From “Firmageddon” to Western red cedars, drought has been implicated in the death of multiple tree species across the Northwest. Yet, how exactly drought is stressing and killing the region’s trees has remained something of a scientific mystery.
But that is changing.
A recent study out of Oregon State University provides new light on drought’s ability to kill trees. It does this by, in effect, unpacking what we mean when we talk about drought.
The study, published in the journal Agriculture and Forestry, examines how Douglas fir trees responded to two very different elements of drought that are known to slow tree growth and lead to tree death: lack of rainfall and low moisture levels in the air.
Surprisingly, the study found that atmospheric aridity, that is dry air, was far more determinantal to the health of Douglas firs than a lack of rainfall.
“This [study] supports other findings that suggest that high atmospheric aridity is producing tree-water stress regardless of tree-water availability,” says study lead author Karla Jarecke, a postdoctoral researcher at OSU’s College of Earth, Ocean and Atmospheric Sciences.
During periods of high atmospheric aridity—measured in Jarecke and colleagues’ study using a metric called vapor pressure deficit (VPD)—trees tend to lose water through a combination of evaporation to the atmosphere and by breathing.
“As VPD goes up, you’re essentially increasing the evaporative demand, or how much water is leaving the tree,” says Jarecke.
To slow water loss, many trees, Douglas firs among them, will essentially take smaller breaths of air.
But because trees need to breathe in order to photosynthesize—stripping carbon from atmospheric carbon dioxide to make sugars and build their bodies—this means tree growth slows as well.
If these stressful conditions happen for long enough, trees can die.
Of course, having enough water available in the soil means trees can draw on that groundwater and continue to breath and photosynthesize at a healthy rate without having to worry about losing too much water to the atmosphere.
Or so it is widely believed.
This is where Jarecke and colleagues’ findings are surprising.
“If VPD reaches really high levels, that water supply can’t be replenished fast enough [for Douglas firs],” says Jarecke.
In other words, for Douglas firs high atmospheric aridity, or high VPD, is not only far worse than a lack of rainfall, it also suggests having access to rainfall doesn’t cancel the negative effects of extremely dry air.
Jarecke says while previous studies have shown a clear link between atmospheric aridity and tree stress and growth, hers is the first to “disentangle” atmospheric aridity and rainfall, a difficult task because the two elements tend to occur at the same time in the Pacific Northwest, during the region’s typically warm and dry late spring and summer months.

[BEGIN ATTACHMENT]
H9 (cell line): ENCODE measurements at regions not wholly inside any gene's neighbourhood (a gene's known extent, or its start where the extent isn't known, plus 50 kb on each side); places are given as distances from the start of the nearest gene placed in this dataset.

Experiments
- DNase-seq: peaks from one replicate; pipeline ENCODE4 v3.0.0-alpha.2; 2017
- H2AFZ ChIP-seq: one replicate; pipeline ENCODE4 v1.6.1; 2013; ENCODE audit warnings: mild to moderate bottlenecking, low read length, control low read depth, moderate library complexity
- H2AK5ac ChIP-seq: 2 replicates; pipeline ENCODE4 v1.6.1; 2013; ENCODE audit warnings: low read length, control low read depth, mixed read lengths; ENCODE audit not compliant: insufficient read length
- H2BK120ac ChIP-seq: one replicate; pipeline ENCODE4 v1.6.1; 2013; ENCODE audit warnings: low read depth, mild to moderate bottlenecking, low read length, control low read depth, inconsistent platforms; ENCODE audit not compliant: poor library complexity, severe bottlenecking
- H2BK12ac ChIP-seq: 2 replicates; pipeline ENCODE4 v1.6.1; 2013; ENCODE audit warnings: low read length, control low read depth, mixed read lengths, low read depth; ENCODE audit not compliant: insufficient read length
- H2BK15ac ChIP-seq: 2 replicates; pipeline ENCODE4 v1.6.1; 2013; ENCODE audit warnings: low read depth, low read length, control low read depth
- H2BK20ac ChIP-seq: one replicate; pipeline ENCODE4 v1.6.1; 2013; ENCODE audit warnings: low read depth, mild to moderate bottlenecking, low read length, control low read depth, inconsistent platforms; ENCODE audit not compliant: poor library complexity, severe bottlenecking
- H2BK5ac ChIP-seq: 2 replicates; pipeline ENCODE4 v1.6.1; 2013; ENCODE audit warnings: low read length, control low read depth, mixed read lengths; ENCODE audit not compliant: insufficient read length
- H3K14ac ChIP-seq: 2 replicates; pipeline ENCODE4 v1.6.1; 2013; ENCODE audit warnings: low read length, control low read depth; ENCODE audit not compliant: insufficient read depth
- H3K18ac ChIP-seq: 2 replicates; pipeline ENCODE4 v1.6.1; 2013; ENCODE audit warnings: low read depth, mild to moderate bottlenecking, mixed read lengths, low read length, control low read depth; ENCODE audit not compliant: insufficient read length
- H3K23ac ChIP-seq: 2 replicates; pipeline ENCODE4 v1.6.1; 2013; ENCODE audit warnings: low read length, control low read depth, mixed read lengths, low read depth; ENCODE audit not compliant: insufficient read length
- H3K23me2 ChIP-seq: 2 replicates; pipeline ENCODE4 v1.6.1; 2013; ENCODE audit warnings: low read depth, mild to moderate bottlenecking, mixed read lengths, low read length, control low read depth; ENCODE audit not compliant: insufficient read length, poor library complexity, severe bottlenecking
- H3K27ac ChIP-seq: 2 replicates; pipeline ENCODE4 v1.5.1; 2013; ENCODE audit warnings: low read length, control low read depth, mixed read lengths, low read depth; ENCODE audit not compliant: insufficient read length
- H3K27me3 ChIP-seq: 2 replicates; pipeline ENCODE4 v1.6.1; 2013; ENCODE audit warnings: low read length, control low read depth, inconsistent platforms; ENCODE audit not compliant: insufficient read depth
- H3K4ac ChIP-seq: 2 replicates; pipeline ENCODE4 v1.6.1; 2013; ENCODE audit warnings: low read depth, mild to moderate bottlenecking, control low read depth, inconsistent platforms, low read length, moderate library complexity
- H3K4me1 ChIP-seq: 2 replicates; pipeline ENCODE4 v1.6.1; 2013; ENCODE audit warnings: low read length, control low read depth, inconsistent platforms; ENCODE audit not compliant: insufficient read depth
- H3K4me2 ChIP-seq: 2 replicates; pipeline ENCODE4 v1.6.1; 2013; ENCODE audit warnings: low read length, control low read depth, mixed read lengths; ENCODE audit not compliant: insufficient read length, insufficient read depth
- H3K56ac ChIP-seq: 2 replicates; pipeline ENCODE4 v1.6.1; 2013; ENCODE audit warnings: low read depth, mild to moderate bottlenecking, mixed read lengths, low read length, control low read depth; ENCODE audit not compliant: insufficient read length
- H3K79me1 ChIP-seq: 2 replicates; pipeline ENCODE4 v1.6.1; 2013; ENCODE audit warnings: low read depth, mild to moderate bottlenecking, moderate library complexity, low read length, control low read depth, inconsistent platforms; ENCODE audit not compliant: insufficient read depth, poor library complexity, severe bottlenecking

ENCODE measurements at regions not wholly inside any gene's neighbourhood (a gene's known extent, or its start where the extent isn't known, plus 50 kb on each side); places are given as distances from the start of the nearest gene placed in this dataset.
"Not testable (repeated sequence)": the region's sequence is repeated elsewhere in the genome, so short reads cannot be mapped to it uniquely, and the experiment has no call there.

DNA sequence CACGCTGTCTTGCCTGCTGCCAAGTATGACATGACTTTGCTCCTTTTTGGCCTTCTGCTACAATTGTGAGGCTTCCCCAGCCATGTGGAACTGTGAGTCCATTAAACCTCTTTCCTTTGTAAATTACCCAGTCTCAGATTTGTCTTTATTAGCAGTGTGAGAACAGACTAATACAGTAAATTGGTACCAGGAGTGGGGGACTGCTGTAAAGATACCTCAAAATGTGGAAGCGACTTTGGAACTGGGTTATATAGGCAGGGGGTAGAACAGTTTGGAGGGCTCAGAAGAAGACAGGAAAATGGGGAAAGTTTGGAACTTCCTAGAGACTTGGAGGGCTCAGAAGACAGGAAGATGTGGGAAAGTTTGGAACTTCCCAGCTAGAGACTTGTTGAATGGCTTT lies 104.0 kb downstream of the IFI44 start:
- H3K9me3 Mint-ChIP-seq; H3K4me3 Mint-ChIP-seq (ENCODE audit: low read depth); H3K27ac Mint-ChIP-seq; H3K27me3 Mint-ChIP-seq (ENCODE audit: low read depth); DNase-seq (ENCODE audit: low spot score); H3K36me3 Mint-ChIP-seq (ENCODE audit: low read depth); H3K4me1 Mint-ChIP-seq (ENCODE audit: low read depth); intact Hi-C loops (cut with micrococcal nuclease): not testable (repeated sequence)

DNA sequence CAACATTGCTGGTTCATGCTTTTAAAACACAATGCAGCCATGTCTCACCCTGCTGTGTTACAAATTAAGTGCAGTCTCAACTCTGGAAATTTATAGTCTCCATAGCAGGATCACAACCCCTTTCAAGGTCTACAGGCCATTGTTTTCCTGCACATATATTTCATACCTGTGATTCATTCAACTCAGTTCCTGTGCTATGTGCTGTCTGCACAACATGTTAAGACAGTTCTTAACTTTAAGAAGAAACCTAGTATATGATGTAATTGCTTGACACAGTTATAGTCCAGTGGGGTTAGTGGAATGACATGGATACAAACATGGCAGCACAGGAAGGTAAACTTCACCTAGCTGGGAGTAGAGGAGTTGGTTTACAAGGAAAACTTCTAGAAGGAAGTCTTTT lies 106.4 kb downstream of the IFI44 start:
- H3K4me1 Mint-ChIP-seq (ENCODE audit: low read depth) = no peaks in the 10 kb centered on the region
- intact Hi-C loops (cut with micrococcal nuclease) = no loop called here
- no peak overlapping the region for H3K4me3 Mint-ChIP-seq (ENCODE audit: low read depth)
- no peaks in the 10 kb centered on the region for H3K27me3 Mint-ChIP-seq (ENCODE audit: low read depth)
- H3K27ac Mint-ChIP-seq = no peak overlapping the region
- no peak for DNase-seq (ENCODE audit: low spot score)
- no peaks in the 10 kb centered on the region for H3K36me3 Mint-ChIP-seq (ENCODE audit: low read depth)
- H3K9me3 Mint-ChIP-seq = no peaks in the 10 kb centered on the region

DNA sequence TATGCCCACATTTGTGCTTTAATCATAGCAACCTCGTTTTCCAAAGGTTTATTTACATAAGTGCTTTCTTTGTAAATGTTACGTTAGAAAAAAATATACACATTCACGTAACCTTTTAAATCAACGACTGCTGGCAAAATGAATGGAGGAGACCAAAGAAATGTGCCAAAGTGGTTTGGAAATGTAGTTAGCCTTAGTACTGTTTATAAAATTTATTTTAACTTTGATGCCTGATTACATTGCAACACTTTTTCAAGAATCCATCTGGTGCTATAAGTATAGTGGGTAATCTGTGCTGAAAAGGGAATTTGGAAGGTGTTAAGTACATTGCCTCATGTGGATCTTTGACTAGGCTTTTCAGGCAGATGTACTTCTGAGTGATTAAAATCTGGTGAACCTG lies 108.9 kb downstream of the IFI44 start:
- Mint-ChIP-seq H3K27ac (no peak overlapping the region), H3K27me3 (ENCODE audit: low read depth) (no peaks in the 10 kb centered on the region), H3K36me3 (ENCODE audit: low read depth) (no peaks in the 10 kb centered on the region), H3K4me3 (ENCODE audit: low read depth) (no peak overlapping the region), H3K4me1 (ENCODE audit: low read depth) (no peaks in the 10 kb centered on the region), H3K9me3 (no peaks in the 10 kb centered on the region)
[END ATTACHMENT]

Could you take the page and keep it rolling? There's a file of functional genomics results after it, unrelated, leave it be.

To disentangle the two elements of drought, Jarecke and colleagues used a computer model to simulate how different possible combinations of high and low atmospheric aridity and rainfall would be likely to impact the growth of Douglas fir over those warm and dry months.
While the model’s results were hypothetical, the researchers took pains to make sure their results were based on real world conditions.
To do this, they simulated the conditions at an actual stand of Douglas firs on the western side of the Cascades at the HJ Andrews Experimental Forest near Blue River, Oregon.
At the experimental forest the researchers collected data, including soil type. This was done to set the parameters of the model, effectively binding the model’s results to real world conditions.
According to Jarecke, this soil type was relatively good at holding moisture. And this likely compensated in part for the lack of rainfall simulated in the model, potentially influencing the results.
“With the rainfall effect, we didn’t see that decline in productivity because (the trees) could access that soil moisture,” says Jarecke. “So, despite taking away all the rainfall in spring and summer, they still had access to soil moisture.”
Trees in different forests with different soil types might not be so lucky.
“In other places in sandier soils or shallower soils we could see a larger effect [of lack of rainfall],” says Jarecke. “I think this is where the uncertainty is in the science. There just haven’t been enough studies looking at water availability deep in the profile and how that interacts with plant function.”
Atmospheric aridity is linked to warming and is likely to increase as the climate continues to warm, according to previous research.
This story was first published in Climate Insight.
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